By on in
Posted On
Rifle Season
Hunt Type
Antelope Hunts

I had been waiting for the opportunity to hunt a trophy buck antelope for as long as I can remember. Looking for a true adventure in a renowned Game Management Unit for producing bruiser antelope bucks, I booked a private land hunt with Joe and Rocky Mountain Ranches. Now only having one year of experience hunting antelope, Joe was an excellent resource even before the hunt began. His knowledge of the climate, weather, terrain, and animals were all paramount in simply preparing for the hunt, let alone hunting the animals. Joe was a true professional from the minute I arrived for our safety meeting and property tour. The maps that he provided of the property not only helped keep me acclimated as to where I was on the property but also to be able to see distinctions in the terrain such as small ravines and ridges that were hard to see with the naked eye but proved extremely beneficial in harvesting my trophy.
Within 10 minutes of arriving on the property I was seeing both mule deer and antelope. There were a couple doe antelope in the distance so I began making my way towards them slowly and glassing. While watching them a nice buck walked out of the ravine below them. Immediately the adrenaline was kicking in. The does spotted me as I tried to make my way towards the group of three as I did my best to hide behind sage brush and move towards them. They didn't hang around long before the group was gone. I knew I had to relax and use the terrain to my advantage after that quick learning lesson.
Within the next hour I was able to spot a larger group of antelope in the distance. It was the first weekend in October and there was a large buck with approximately 8-10 does. It was fun to watch them from a distance as he rounded everyone of the does up and made sure they were within his sight at all times. The rut was on. Joe's knowledge of the terrain became a great ally for me remembering that these antelope were near a windy ravine that would hide me as I stalked near them. As I started the stalk, I was able to put several ridges between the antelope and I until I was able to get in the ravine. The ravine was about 10-20 feet deep and narrow with a sandy bottom-great for sneaking in close and silently. I snuck up to the top of ravine when I thought I was near them and sure enough, the were bedded about 200 yards away. The bad part was that they were all facing me. Again their amazing eye sight thwarted my plans to put that trophy buck on my wall and dinner plate. So back to the truck I went for a snack and water break.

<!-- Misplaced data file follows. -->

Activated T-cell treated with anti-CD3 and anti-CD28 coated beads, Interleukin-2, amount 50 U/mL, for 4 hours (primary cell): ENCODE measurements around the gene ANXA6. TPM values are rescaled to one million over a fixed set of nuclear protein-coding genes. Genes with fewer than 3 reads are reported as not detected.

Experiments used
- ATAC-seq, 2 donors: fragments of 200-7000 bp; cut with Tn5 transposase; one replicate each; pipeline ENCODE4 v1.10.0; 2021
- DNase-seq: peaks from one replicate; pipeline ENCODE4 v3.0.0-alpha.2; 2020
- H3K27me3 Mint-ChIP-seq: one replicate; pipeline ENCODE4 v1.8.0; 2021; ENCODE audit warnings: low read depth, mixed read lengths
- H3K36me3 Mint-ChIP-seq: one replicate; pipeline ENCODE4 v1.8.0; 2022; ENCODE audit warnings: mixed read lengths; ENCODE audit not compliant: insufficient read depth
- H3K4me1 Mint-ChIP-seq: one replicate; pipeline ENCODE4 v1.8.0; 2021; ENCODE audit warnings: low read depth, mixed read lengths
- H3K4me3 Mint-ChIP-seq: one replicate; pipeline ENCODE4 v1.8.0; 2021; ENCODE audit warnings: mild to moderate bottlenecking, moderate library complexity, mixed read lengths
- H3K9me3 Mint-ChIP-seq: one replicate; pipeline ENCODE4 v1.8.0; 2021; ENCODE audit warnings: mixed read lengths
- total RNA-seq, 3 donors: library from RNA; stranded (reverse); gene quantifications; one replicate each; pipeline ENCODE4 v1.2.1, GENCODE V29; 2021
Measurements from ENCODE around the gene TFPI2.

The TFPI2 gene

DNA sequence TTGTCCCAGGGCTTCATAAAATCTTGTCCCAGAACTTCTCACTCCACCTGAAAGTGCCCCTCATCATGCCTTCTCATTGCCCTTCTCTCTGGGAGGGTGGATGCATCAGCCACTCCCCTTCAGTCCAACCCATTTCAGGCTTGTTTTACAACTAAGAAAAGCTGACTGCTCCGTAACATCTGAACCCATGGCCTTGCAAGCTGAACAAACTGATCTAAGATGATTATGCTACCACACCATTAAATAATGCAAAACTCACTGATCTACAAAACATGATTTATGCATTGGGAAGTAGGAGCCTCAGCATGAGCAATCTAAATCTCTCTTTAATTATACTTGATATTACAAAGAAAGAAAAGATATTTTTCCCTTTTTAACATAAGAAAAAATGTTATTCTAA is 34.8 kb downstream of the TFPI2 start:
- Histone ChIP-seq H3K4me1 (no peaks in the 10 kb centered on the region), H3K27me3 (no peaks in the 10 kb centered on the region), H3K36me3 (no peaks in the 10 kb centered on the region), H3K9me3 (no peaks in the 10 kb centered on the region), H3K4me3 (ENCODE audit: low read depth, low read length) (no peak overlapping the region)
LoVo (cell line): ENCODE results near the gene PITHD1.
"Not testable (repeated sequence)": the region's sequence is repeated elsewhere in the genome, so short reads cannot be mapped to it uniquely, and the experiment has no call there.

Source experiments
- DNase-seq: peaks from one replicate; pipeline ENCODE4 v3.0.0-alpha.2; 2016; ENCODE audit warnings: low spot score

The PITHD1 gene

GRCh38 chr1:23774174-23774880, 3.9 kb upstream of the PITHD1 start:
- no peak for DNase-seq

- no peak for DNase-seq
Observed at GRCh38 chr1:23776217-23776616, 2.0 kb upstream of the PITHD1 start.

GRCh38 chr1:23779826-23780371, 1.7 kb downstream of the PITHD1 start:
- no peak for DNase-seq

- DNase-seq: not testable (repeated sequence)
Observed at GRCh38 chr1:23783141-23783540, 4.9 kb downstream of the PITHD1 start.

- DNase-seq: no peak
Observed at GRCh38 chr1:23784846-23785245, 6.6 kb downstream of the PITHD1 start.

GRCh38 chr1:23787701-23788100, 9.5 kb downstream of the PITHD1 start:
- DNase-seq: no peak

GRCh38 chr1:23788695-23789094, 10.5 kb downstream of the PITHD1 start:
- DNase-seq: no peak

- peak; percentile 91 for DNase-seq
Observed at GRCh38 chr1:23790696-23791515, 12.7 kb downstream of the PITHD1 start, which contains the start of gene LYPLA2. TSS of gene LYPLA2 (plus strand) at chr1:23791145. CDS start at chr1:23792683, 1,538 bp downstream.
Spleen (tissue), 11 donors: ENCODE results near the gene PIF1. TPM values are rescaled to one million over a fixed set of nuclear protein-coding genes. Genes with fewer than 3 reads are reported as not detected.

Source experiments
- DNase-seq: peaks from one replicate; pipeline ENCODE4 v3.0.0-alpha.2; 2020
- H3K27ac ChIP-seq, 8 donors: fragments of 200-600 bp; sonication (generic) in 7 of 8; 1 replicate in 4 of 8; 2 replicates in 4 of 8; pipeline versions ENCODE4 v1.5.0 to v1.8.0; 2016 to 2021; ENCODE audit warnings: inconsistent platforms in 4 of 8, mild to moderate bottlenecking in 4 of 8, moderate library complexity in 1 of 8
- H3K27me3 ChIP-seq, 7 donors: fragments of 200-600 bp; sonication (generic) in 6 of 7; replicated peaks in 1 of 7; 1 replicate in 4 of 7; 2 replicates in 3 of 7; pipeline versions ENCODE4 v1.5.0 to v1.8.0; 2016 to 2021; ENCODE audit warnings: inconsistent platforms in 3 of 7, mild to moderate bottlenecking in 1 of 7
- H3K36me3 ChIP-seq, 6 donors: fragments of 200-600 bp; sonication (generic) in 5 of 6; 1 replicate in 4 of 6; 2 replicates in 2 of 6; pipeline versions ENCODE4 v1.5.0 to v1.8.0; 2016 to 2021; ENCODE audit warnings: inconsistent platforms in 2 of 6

While glassing at the truck, I find yet another different big BIG buck with a group of over 20 does and fawns. This was the buck I was looking for. Again he was near another finger of the ravine that worked so well to put the stalk on the other group. I used it again was able to find them grazing their way towards a water hole. I didn't see the buck at first as the group was making their way around a hill. It was like a parade of antelope, one after the other coming around this corner but heading towards the property line. It was a sight that I will never forget. Finally, the buck came around but had edged off the property line. My heart was in my throat seeing him walk off well within the shooting range towards that waterhole off the property. The good news is that I finally had a successful stalk without spooking them. I decided to back out to look for another group and get another snack.
Several hours of glassing later, I spotted the giant group and big buck moving back onto the property to the same spot I had seen them originally. I went back to my trusty ravine and put the stalk on again. This time they were coming right at me. When I exited the ravine I could see does within 200 yards. I crawled on my hands and knees using the lip of a ridge and sage brush to help get me into a position where I could see the buck. He looked amazing. Tall, thick, and cutters reaching well above his ears, I knew he was what I was looking for and a true representation of what Colorado antelope hunting could produce. I was able to get him in the sights of my .30-06 at about 150 yards, give or take, and make the shot. The Hornady 165 grain SST did the job. This was my first true trophy animal that I have harvested and I couldn't be more proud. It was a great hunt that taught me some valuable lessons in patience and humility that I will take with me on my future hunts. I look forward to the next antelope hunt I can take on Rocky Mountain Ranches. Thanks Joe!


Plan ahead! Make sure you have hunting gear for multiple types of weather. While it's in the high desert, it's not always just dry. It can range from sunny and 70-80 degrees to below freezing in the morning. You may even encounter the chance CO snow storm during the first part of October as well. Use Joe as a resource, he has a lot of years of wisdom under his belt. He knows the ranches well and this can make the difference when putting together your stalks.


Excellent hunt! I truly got an adventure and a trophy animal out of it. Being able to hunt on private land in a GMU known for big bucks is well worth it. This GMU can take double digit years worth of preference points to be able to hunt public land. This isn't necessarily a slam dunk hunt either. These animals are still smart and wary which makes it all the more of an adventure and the trophy that much more sweet when you bag it. Highly recommend hunting antelope with Rocky Mountain Ranches.

  • portfolio-wallpaper-14
  • portfolio-wallpaper-15
  • portfolio-wallpaper-16
  • portfolio-wallpaper-17
     Copyright © 2018   Site Map   Website by JZ Internet